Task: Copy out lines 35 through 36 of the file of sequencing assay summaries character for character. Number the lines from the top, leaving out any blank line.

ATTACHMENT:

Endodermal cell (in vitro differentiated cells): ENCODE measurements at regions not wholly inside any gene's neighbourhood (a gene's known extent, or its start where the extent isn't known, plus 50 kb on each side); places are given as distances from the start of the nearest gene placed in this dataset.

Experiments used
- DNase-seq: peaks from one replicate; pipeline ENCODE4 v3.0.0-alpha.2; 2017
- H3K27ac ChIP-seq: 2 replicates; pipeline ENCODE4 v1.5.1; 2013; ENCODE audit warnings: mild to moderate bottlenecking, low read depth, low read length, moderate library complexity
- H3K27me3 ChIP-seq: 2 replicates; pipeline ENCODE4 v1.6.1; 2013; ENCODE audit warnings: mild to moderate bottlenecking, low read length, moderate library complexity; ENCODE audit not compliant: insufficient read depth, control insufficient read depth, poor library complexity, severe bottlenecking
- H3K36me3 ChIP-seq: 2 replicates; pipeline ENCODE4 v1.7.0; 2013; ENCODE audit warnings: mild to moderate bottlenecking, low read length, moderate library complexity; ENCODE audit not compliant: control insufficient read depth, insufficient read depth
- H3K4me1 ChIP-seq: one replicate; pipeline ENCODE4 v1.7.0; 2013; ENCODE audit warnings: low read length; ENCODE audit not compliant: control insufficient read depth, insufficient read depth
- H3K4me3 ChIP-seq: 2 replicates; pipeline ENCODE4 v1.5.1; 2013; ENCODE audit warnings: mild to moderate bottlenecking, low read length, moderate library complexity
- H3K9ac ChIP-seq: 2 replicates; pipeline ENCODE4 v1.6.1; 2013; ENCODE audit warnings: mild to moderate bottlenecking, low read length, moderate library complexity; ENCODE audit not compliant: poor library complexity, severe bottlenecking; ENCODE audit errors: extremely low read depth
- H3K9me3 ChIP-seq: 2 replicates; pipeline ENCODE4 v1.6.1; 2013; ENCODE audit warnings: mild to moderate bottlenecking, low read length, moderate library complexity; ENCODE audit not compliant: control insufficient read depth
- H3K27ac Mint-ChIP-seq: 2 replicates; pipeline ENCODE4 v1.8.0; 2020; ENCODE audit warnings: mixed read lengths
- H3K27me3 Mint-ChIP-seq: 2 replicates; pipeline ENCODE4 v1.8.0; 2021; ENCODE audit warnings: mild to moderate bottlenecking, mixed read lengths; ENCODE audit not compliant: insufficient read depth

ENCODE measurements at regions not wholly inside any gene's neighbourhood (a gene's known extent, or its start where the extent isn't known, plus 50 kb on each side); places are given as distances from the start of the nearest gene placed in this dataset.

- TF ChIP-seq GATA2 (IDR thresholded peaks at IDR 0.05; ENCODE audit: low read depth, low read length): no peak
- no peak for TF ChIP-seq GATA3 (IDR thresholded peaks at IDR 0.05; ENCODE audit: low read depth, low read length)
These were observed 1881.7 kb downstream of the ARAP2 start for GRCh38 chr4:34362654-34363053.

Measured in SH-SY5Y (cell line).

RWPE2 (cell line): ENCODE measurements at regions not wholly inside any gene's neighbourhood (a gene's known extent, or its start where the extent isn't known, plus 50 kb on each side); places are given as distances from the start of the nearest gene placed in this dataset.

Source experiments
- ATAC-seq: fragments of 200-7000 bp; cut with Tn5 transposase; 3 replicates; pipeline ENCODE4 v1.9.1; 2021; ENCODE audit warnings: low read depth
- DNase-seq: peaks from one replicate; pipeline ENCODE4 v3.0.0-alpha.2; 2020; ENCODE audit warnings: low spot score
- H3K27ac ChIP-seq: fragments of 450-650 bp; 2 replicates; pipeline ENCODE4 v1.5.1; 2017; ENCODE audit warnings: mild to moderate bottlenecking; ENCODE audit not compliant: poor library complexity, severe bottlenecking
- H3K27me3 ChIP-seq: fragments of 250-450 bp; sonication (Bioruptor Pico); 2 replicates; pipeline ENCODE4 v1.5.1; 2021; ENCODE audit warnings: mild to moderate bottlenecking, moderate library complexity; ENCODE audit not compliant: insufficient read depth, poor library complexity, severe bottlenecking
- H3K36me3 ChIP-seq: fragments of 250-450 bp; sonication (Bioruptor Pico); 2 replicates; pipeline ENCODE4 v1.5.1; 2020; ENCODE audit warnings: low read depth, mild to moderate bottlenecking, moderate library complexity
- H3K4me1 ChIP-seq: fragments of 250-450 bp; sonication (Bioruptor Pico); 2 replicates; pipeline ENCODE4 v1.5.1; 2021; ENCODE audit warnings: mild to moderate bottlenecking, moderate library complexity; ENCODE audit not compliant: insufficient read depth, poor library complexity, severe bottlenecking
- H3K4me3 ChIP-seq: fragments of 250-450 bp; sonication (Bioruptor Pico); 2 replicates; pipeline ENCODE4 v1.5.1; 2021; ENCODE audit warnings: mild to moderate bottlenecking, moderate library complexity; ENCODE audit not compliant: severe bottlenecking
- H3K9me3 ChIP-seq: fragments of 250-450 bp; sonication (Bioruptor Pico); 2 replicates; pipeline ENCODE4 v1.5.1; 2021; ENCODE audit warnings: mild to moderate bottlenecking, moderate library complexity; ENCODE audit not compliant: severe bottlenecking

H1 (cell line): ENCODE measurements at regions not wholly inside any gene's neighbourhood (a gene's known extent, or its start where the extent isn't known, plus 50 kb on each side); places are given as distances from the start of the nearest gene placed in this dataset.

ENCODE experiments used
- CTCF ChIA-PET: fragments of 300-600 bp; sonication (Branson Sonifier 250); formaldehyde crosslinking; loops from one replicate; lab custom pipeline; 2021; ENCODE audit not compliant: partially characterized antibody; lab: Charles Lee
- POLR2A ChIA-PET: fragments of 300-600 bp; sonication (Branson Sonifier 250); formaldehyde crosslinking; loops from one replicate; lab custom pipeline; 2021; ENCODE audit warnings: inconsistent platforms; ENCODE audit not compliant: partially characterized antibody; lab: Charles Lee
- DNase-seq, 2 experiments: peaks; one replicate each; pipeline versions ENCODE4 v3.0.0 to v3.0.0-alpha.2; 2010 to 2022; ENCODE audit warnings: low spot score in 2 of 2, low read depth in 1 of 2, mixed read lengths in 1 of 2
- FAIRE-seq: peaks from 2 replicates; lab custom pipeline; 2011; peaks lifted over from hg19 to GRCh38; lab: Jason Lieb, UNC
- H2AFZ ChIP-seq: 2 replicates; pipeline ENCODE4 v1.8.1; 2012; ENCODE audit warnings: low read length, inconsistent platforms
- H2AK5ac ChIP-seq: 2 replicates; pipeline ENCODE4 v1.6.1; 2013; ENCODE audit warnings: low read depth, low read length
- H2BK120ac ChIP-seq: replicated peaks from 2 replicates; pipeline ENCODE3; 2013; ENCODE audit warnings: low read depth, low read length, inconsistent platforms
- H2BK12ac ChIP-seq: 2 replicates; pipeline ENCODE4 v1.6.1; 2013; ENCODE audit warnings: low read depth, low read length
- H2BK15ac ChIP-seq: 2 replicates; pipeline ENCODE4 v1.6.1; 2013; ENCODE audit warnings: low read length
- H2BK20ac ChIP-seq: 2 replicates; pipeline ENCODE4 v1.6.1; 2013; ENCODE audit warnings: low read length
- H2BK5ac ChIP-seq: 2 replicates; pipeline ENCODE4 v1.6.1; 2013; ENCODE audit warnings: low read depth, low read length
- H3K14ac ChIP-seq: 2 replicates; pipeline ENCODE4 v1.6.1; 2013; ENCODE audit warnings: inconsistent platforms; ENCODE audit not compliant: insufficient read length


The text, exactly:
- H2AK5ac ChIP-seq: 2 replicates; pipeline ENCODE4 v1.6.1; 2013; ENCODE audit warnings: low read depth, low read length
- H2BK120ac ChIP-seq: replicated peaks from 2 replicates; pipeline ENCODE3; 2013; ENCODE audit warnings: low read depth, low read length, inconsistent platforms